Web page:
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http://dx.doi.org/10.1111/j.1440-1746.2006.04679.xDOI Listing
June 2007

Bone loss in Crohn's disease: exercise as a potential countermeasure.

Inflamm Bowel Dis 2005 Dec;11(12):1108-18

School of Human Movement Studies, The University of Queensland, Queensland, Australia.

Crohn's disease (CD) is associated with a number of secondary conditions including osteoporosis, which increases the risk of bone fracture. The cause of metabolic bone disease in this population is believed to be multifactorial and may include the disease itself and associated inflammation, high-dose corticosteroid use, weight loss and malabsorption, a lack of exercise and physical activity, and an underlying genetic predisposition to bone loss. Reduced bone mineral density has been reported in between 5% to 80% of CD sufferers, although it is generally believed that approximately 40% of patients suffer from osteopenia and 15% from osteoporosis. Recent studies suggest a small but significantly increased risk of fracture compared with healthy controls and, perhaps, sufferers of other gastrointestinal disorders such as ulcerative colitis. The role of physical activity and exercise in the prevention and treatment of CD-related bone loss has received little attention, despite the benefits of specific exercises being well documented in healthy populations. This article reviews the prevalence of and risk factors for low bone mass in CD patients and examines various treatments for osteoporosis in these patients, with a particular focus on physical activity.
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http://dx.doi.org/10.1097/01.mib.0000192325.28168.08DOI Listing
December 2005

The diagnostic role of dual femur bone density measurement in low-impact fractures.

Osteoporos Int 2003 Jun 1;14(4):339-44. Epub 2003 Apr 1.

Department of Nuclear Medicine and Bone Densitometry, Royal Brisbane Hospital, Herston Road, 4029, Brisbane, Queensland, Australia,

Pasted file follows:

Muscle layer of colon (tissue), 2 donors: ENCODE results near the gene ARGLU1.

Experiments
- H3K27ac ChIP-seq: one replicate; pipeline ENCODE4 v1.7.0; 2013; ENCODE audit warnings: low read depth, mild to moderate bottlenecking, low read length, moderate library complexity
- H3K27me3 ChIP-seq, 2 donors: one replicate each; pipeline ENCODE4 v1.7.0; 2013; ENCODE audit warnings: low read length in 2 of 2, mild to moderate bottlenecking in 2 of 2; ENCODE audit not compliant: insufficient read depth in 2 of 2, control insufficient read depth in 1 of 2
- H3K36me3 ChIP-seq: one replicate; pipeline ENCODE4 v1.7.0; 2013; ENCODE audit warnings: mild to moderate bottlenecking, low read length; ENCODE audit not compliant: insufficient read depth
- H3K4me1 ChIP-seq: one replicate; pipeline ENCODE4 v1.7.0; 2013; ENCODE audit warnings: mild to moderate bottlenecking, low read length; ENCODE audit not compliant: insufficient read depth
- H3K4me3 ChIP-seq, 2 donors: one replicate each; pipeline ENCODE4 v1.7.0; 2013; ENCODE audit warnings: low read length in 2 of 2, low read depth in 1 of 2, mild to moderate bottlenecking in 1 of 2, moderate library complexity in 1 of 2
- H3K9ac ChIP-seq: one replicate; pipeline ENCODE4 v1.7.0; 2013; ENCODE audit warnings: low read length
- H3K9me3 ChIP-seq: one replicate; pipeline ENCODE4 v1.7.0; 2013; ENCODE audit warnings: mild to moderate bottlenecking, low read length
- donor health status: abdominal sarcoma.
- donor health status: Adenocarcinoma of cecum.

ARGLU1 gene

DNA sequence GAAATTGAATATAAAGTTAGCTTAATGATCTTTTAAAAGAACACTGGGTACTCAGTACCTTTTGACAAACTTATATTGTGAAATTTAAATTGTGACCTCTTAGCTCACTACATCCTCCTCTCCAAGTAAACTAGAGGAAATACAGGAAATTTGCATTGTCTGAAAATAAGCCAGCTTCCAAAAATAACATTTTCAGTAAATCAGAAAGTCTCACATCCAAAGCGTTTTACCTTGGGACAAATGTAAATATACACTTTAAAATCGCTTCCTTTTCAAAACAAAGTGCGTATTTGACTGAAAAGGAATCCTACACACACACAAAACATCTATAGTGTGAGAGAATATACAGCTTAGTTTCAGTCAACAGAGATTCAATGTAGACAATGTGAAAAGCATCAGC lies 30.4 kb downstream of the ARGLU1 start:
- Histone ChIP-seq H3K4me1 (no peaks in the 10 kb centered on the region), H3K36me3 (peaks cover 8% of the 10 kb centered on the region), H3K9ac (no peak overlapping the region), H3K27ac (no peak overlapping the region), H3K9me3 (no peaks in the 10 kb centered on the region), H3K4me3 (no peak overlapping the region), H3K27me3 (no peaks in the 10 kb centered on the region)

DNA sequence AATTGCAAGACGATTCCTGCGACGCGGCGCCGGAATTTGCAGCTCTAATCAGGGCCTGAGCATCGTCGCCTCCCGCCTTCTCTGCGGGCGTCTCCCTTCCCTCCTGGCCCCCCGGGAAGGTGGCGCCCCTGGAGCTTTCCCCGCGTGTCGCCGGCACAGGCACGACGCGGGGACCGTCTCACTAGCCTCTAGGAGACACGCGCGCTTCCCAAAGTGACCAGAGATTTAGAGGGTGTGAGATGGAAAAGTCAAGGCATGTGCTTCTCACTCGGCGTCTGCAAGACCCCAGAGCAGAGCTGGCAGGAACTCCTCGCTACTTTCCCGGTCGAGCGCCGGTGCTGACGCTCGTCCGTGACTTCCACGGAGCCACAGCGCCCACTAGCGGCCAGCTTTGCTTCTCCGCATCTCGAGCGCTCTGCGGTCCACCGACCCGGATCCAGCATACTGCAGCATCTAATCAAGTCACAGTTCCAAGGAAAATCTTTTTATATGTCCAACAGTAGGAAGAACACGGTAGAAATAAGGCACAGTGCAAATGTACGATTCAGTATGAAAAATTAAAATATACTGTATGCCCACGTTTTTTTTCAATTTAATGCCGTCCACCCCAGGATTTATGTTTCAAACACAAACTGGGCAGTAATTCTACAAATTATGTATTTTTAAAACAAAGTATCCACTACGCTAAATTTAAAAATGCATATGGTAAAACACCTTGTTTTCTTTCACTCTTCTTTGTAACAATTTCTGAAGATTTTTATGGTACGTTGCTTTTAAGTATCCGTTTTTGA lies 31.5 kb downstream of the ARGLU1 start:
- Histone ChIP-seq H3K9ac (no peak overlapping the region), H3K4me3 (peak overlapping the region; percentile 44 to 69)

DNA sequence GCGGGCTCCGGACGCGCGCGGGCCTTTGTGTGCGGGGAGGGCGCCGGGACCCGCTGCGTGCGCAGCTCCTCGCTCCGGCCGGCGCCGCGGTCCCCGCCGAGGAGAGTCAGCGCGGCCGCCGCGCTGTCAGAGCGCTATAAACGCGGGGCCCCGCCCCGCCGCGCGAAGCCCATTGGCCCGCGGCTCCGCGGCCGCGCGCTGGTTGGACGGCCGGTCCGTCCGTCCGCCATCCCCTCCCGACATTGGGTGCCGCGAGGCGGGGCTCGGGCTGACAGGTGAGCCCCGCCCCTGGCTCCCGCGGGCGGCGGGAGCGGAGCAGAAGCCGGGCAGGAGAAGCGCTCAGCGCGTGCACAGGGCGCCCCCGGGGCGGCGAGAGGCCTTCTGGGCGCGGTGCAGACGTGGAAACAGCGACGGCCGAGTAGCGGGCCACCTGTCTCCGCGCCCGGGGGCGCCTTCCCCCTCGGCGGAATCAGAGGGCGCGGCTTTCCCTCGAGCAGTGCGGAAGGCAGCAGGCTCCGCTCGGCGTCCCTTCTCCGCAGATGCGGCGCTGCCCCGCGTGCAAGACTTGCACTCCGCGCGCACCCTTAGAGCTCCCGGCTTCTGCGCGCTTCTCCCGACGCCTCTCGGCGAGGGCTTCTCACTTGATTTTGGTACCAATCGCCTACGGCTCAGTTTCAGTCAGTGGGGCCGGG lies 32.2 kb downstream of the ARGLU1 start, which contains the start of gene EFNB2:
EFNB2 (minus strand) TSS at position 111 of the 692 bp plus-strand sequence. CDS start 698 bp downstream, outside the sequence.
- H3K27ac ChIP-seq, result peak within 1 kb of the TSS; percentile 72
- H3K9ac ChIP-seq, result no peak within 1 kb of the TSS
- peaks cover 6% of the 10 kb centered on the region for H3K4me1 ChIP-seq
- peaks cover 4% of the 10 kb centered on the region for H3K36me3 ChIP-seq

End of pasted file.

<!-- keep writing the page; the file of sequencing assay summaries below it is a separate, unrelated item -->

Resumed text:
A high correlation has been documented between the left and right femoral bone mineral densities in the normal population. This suggests that dual femur measurements are not justified in clinical practice. This study evaluated whether this premise holds for subjects who have lost bone mass and have sustained fractures with minimal trauma. Seventy-eight women aged 31-83 years (mean=66 years) with previous low-impact fractures had both proximal femora measured using dual-energy X-ray absorptiometry. There were significant correlations between values in the left and right total hip (TH) (r=0.95; p<0.05) and in the left and right femoral neck (FN) (r=0.90; p<0.05). The mean differences between the left and right TH and FN densities were not significant. However, the range of the limits of agreement for the TH (-0.074 to 0.086 g/cm2) and FN (-0.115 to 0.105 g/cm2) were greater than the 95% confidence interval for true change for the TH (0.05 g/cm2) and FN (0.07 g/cm2). Any longitudinal BMD assessment therefore needs to measure the same proximal femur to get a reliable comparison. A one-tailed analysis showed that for the TH, 7.5% of subjects had a T-score discordance greater than or equal to 0.5 and 0.5% had a T-score discordance greater than or equal to 1. For the FN, 9% had a T-score discordance greater than or equal to 0.5 and 2.5% had a T-score discordance greater than or equal to 1. The use of dual femur measurements increases the diagnostic yield by about 10% in subjects with prior minimal trauma fractures.
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http://dx.doi.org/10.1007/s00198-003-1378-3DOI Listing
June 2003

Infants' learning, memory, and generalization of learning for bimodal events.

J Exp Child Psychol 2003 Jan;84(1):1-19

Psychology Department, University of Guelph, Guelph, Ont., Canada N1G 2W1.

Study 1 investigated whether infants 3 and 7 months of age show differential learning of and memory for sight-sound pairs depending on whether or not temporal synchrony was present; memory was assessed after a 10-min and 1-week interval. Study 2 examined whether 7-month-olds show generalization of learning when they encounter novel bimodal events that are similar (changes in size, orientation, or color, and spectral sound properties) to the sight-sound pairs learned 1 week earlier based on temporal synchrony. For Study 1, infants received a familiarization phase followed by a paired-comparison preference procedure to assess for learning of the sight-sound pairs. One week later a memory test was given. Results confirmed that 7-month-olds had no difficulty learning auditory-visual pairings regardless of whether or not events were temporally synchronous, and they remembered these 10 min and 1 week later. In contrast, 3-month-olds showed poorer learning of sight-sound associations in the no-synchrony than synchrony conditions, and memory for sight-sound pairs 1 week later was shown only for the synchrony conditions. Results for Study 2 revealed generalization of learning of bimodal pairings under all stimulus conditions after a 1-week interval at 7 months of age. Implications of these findings for development of intersensory knowledge are discussed.
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http://dx.doi.org/10.1016/s0022-0965(02)00162-5DOI Listing
January 2003